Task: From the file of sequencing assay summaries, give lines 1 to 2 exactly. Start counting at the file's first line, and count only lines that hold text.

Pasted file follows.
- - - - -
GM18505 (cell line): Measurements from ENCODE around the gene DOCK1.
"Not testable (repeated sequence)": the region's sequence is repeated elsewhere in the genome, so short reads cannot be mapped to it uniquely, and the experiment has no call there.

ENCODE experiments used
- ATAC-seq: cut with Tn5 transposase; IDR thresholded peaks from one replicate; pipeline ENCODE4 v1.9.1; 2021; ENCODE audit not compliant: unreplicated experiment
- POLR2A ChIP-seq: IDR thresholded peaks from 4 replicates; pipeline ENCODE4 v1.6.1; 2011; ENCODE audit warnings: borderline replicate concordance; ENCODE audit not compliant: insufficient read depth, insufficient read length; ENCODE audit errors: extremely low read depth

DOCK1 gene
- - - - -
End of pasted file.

GM18505 (cell line): Measurements from ENCODE around the gene DOCK1.
"Not testable (repeated sequence)": the region's sequence is repeated elsewhere in the genome, so short reads cannot be mapped to it uniquely, and the experiment has no call there.